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When I'm not here, you may find me wandering the pages below. (If I'm a regular visitor to your site and I've left your link off or mislinked to you, please let me know! And likewise, if you've blogrolled me, please check that my link is updated: thisroamanticlife.blogspot.com. The extra (a) makes all the difference!)

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Body: in sickness and in health

I won't lie; this body and I have had our issues with each other for many years. Body image -- sure. Physical and mental overextension -- comes with being a Type A kind of girl. I still struggle with these things, so they show up from time to time in my writing.

More recently, illness, pure but not simple, has added itself to the mix in a multi-system sort of way. And the challenges in figuring out exactly what's gone wrong are many. As problems have revealed themselves in the last few years, beginning with reactive hypoglycemia in late 2008, I've documented them here, partly to gain a little clarity on managing complex conditions but mostly to give voice to vulnerabilities I feel but don't normally share with anyone face to face. Better out than in, they say, right? (Oh yes, humor is one way I deal.)

The links below cover the different angles I've examined (and from which I've been examined) within that experience.

Travel: neither here nor there

When the person you're married to lives two time zones away, you log a fair number of frequent flier miles. And if you blog about commuter relationships, you log quite a few posts en route too.

Since we're no longer in separate places, I blog less often from airports. But we do travel -- together now! -- which is much more fun to write about. So in addition to thoughts on our years of commuting, the links below cover the places we've been as a pair and, in some cases, the adventures that have happened on the way.

Writing: the long and short of it

Why do I do it? Good question. Maybe it's not so much that I like to write but that I have to write, even when the words refuse to stick to the page. Believe me, I've tried doing other things like majoring in biochemistry (freshman fall, many semesters ago). Within a year, I'd switched to English with a concentration in creative writing and wasn't looking back.

After graduating, I taught English for a few years and then worked as an editor, which I still do freelance. In 2007, I applied and got into an MFA program at a place I like to call Little U. on the Prairie. I finished my degree in 2011 and have been balancing tutoring and writing on my own ever since.

The following links cover the writing I've done about writing: process, content, obstacles, you name it. It's not always pretty. But some part of me loves it, even when it's hard. And this is the result.

Heart: family and friends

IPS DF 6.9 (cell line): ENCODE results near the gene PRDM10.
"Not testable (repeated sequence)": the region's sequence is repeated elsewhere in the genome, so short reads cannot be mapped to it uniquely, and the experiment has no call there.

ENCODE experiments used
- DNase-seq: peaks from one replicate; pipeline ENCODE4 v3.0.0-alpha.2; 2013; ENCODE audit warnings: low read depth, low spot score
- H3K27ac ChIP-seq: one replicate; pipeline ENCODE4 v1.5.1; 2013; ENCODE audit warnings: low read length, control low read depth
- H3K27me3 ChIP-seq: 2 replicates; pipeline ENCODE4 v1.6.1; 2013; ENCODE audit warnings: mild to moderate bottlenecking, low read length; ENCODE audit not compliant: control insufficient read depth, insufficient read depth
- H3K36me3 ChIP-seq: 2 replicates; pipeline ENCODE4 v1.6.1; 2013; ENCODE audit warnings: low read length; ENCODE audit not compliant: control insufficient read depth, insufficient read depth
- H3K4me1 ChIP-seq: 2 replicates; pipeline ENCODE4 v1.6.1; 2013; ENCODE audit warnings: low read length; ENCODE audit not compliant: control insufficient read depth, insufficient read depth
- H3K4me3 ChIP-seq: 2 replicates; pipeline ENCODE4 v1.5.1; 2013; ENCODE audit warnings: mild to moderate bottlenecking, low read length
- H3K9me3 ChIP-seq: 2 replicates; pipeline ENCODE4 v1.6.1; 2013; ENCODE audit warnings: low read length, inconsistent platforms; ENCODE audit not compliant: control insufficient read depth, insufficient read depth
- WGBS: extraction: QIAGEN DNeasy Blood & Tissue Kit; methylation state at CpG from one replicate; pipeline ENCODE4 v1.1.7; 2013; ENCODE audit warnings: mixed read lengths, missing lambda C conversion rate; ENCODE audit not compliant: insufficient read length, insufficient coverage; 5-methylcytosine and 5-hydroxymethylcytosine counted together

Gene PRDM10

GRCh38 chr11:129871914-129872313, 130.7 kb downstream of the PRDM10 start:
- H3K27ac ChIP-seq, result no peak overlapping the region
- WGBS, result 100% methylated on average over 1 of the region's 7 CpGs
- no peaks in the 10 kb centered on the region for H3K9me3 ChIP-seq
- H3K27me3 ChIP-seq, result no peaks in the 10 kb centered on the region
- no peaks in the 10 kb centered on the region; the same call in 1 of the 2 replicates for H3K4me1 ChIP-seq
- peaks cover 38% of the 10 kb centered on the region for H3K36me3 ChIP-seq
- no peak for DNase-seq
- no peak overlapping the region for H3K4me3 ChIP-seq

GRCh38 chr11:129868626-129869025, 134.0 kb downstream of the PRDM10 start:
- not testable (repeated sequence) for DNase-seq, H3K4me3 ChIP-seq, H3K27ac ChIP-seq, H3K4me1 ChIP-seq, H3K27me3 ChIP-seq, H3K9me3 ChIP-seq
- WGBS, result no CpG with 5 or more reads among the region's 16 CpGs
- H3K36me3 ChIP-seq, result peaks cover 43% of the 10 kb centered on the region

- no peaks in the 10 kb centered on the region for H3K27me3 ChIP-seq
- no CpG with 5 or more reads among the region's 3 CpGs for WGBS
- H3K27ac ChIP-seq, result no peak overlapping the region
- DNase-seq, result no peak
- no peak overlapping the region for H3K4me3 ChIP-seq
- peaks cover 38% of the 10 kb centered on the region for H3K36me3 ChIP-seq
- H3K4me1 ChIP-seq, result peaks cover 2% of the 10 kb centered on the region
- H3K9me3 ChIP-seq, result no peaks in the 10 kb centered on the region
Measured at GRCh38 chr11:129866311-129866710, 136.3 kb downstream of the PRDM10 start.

I'd have a hard time explaining who I am without being able to talk about the family I grew up in as well as the people I've met beyond its bounds. But even with such context, it's not easy! In the simplest terms, I'm a first-generation Asian-American who has spent most of this life caught between cultures. That, of course, doesn't even begin to describe what I mean to, but there's my first stab at the heart of it all.

That's what this group of posts is reserved for -- heart. The essential parts of my life whose influences I carry with me, for better or worse. The links below cover what I've written as I've learned how these forces work within me, for me, against me, in spite of me. They anchor me even as they change me, and they keep life interesting.

Recommended reading

What do I do when there's too much on my mind and my words won't stick to the page? I escape into someone else's thoughts. Below is a collection of books and articles that have been sources of information, inspiration, and occasional insight for my own work.

Sunday, July 19, 2009

47° 31' 17" N, 52° 37' 24" W

That is where the easternmost point in North America is located.

I knew before I arrived in Newfoundland that if there was anything I wanted to do, it was to go there since it was no more than a 20-minute drive from our hotel in St. John's. Why travel almost all the way across the continent and then stop a few degrees short of the entire distance? (Okay, I guess I'd have to be coming from the westernmost point in Alaska in order to say that I'd really covered the requisite mileage, but I think you understand what I'm getting at here.)

We had one day for sightseeing, so getting to this destination, formally known as Cape Spear, was at the top of the list for a lot of the family members who attended my cousin's wedding. So we went caravan-style in various rental cars, obligatory cameras at our sides. If the locals hadn't already gotten to see a stereotypical Asian tourist group, we definitely provided the proper visual ...

Actually, we sort of dispersed a bit once we got there, which I appreciated. Reunions with all of the extended family are fun, but it also means resurrecting certain tensions born of complicated family politics, and since this was the day after the wedding, there had been enough time for some of that to surface. That'll keep for another post, though.

Before going to the cape, we stopped at Signal Hill, which was also a lovely place to take pictures. The hiking paths were steep at certain points along the way, but they gave us beautiful views of St. John's. Signal Hill was apparently a defensive stronghold from the 18th century to World War II, and there are cannons still guarding the narrows leading into the city's harbor. Newly Graduated Sis and I had fun climbing around on them to get interesting shots. Here's one of hers: